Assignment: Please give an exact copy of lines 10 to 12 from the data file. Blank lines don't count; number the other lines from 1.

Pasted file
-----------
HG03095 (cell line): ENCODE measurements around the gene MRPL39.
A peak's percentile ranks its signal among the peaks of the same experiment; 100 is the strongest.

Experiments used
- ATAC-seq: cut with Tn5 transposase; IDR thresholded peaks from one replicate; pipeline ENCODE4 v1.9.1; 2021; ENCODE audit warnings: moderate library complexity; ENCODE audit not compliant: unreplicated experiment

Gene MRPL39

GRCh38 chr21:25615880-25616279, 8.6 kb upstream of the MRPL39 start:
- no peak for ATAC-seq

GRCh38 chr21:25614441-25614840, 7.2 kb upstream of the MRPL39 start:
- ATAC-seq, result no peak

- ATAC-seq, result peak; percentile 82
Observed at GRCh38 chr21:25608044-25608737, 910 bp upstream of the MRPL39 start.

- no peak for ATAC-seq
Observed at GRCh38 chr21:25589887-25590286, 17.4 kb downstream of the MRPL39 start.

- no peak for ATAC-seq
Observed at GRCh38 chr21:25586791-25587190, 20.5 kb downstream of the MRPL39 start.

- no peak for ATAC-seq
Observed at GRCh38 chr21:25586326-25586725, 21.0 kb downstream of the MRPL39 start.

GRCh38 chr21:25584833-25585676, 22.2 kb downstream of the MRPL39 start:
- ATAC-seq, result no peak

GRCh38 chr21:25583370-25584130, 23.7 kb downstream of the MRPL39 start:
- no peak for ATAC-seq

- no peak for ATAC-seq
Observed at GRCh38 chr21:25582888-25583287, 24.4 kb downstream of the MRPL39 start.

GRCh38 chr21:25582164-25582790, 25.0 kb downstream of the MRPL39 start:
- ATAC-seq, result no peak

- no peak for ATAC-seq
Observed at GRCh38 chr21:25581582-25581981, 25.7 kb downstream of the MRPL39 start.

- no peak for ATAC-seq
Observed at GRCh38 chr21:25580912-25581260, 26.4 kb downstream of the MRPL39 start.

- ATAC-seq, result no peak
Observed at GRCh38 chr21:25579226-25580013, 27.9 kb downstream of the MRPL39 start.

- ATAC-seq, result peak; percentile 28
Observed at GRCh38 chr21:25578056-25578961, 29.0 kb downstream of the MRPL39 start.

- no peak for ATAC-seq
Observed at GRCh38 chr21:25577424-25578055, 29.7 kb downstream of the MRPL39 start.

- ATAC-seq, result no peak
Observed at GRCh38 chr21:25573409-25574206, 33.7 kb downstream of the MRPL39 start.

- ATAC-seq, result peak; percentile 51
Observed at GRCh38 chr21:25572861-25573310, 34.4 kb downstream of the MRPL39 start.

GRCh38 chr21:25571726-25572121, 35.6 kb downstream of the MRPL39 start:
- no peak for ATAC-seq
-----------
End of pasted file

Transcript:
- ATAC-seq, result peak; percentile 82
Observed at GRCh38 chr21:25608044-25608737, 910 bp upstream of the MRPL39 start.

- no peak for ATAC-seq